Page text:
June 7, 2007

Khan Younis Refugee Camp

I sat staring at the benign, expectant faces around me. I knew some rudimentary Arabic but now they were questioning me in what sounded like a completely different language. The young boy who had brought me to this table pushed a small cup of coffee towards me.

It was night in Khan Younis refugee camp in the southern Gaza Strip. I had unwittingly caused a fistfight between two cab drivers desperate for my fare. This angelic boy had appeared through the melee, wearing the traditional robe, a dishdashe, and guided me to this group.

I looked at each of them in turn and smiled helplessly. Suddenly an officer in the blue Palestinian Authority uniform approached us. There was a brief exchange and he turned to me, addressing me in perfect English.

Relieved, I asked him where I might find lodging for the night. He ignored the question for the time being.

"Can you understand what they’re saying?" he asked me.

I indicated that I could not, apologizing for not speaking Arabic.

He informed me they had been trying to converse with me in Hebrew. "You are Israeli, aren’t you?"

Before panic closed my throat I managed to croak that I was American.

The officer smiled. "American, Israeli...we don’t care. We love people, we just don’t understand your governments."

That makes two of us. The words that young officer spoke nearly five years ago are truer now than ever. The sickening violence that has claimed the lives of 79 Palestinian and 61 Lebanese civilians, including infants and children, is as unfathomable as it is unjustified. It isn’t making the three captured soldiers any safer; it isn’t helping Israel’s reputation in the international community. A recent poll of European citizens cited Israel as the number one threat to world peace. How prophetic. However, there is one notable exception.

Enter our illustrious president, describing this massacre as self-defense. U.N. Ambassador John Bolton, cast the lone vote against a resolution condemning Israeli aggression, citing it was "unbalanced." Apparently it failed to address the status of the three captured soldiers. For that matter, the 8,238 Palestinians being held in Israeli jails were not mentioned either. But I suppose that would have made it "unbalanced" again.

The Israeli attacks on civilian infrastructure, while larger in scope this time around, are nothing new.

Nidal, the Khan Younis officer, insisted I stay with his large family as a guest. The following day his cousins, one of whom was a paramedic at the Red Crescent hospital, showed me around the sprawling refugee camp. Many people live in concrete hovels that would be condemned anywhere else in the world. A lot of homes lay in rubble from Israeli attacks, the families forced to relocate to tents.

While touring the hospital, I heard horror stories of the effects of curfews and closures. Several women in labor had died at Israeli checkpoints "after hours" while waiting to be allowed to cross. The paramedic described his job as the "most dangerous in Gaza," as he was often shot at while trying to collect wounded in the aftermath of another Israeli military operation. Bullet-riddled ambulances (clearly marked as such) provided proof of his testimony.

Rolling water outages are a health concern as well as a major inconvenience. Families in the camp have one or two hours of running water a day. One young girl was in the middle of laundry when the water cut off. She had to lug the load down three flights of stairs and two blocks away to a neighbor’s whose water had just turned on.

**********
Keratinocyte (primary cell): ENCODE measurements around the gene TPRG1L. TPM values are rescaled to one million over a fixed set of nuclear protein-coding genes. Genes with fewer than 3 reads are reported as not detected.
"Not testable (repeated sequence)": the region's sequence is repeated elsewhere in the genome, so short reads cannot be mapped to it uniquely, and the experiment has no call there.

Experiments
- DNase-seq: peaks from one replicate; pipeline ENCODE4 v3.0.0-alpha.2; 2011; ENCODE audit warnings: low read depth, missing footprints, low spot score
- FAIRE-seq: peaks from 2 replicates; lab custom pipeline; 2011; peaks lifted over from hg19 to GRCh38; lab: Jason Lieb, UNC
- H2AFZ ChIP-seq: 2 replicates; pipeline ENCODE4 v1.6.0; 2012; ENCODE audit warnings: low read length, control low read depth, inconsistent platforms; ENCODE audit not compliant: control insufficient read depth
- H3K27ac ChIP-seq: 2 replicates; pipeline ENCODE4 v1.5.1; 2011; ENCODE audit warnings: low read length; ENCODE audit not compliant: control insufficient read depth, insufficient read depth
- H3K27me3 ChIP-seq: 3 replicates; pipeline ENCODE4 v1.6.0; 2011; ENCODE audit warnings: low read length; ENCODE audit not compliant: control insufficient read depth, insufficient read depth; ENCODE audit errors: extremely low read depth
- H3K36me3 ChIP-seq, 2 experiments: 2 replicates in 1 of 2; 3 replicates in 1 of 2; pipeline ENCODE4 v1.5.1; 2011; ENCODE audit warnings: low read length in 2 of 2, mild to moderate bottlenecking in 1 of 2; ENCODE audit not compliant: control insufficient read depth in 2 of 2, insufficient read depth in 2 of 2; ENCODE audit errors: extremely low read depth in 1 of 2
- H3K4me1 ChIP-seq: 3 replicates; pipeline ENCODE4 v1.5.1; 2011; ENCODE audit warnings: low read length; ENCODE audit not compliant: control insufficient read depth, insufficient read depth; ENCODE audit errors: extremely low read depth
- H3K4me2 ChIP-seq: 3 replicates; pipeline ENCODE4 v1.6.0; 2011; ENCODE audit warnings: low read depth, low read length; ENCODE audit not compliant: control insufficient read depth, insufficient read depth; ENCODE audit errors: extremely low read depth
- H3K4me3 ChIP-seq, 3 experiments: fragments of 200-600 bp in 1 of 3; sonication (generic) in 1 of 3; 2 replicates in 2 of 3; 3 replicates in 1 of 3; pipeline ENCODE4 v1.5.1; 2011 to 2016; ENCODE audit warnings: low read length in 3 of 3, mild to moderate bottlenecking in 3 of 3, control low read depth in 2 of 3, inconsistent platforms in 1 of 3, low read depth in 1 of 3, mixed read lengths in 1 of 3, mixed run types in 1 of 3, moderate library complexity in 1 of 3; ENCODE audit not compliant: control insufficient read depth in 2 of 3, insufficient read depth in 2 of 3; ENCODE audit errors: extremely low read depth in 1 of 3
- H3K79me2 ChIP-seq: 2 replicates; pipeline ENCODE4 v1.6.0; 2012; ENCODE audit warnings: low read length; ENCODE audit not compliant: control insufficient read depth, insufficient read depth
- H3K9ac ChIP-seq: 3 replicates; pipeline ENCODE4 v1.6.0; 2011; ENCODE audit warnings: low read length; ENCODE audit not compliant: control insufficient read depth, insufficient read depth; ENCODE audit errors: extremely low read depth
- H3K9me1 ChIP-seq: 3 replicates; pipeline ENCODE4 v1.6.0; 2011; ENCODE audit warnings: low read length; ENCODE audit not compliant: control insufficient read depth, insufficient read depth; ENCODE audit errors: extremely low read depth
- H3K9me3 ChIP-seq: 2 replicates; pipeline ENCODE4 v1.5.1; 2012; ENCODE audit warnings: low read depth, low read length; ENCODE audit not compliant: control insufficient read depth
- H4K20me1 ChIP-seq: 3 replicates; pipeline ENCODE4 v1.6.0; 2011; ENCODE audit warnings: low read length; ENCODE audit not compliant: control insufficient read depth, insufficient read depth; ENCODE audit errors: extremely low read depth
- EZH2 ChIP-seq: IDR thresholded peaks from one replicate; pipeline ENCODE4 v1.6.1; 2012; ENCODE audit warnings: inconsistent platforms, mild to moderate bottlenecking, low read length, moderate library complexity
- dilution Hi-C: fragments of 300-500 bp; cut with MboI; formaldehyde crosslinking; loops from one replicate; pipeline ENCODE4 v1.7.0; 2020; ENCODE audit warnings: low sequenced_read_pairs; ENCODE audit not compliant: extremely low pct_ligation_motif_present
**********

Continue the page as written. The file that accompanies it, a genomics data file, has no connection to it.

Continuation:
To make matters worse, on my way into the camp I passed by a beautifully irrigated tract of land, complete with grassy lawns and palm trees. It was an Israeli settlement, draining the area’s water supply.

A large group of children followed us as we made our way to the beach. There were yards of barbed wire and an Israeli bunker that prevented us, along with the children of Khan Younis, from going to the beach. One of the boys, a fourteen year-old named Muhammad, told me what happened when he tried to go for a swim.

"Wallahi" (by God), they beat me," he said of the Israeli soldiers. Even as we spoke I could see the glint of the soldiers’ binoculars from the bunker. They were watching us. Another boy wore a crude bandage that looked like sandpaper taped to his head, a souvenir from an Israeli bullet that luckily only grazed him.

I learned that most of camp’s families had been displaced twice, the majority originating from Jaffa, Haifa or other cities further up the coast. They had been refugees once in 1948 when an estimated 750,000-900,000 Palestinians were forced out of their villages when the state of Israel was established. They evacuated again during the 1967 war when an additional 350,000-400,000 Palestinians fled, finally ending up in Gaza.

They feel they are the lucky ones, however. Palestinians living in other countries comprise 55% of the total Palestinian population. Numbering twelve million, they represent the world’s largest percentage of refugees.

"...we just don’t understand your governments." Israel is wreaking havoc in the Middle East, killing and maiming innocent civilians in the name of "self defense." The United States, claiming to be a beacon of freedom and equality in the world supports this line not only in words, but in military and economic aid to the tune of $12 billion a year. As taxpayers, we are all culpable in our support of this brutal apartheid system which persecutes people based on ethnicity and religion. Now that this rogue state has destabilized the entire region, maybe it is time for "regime change."

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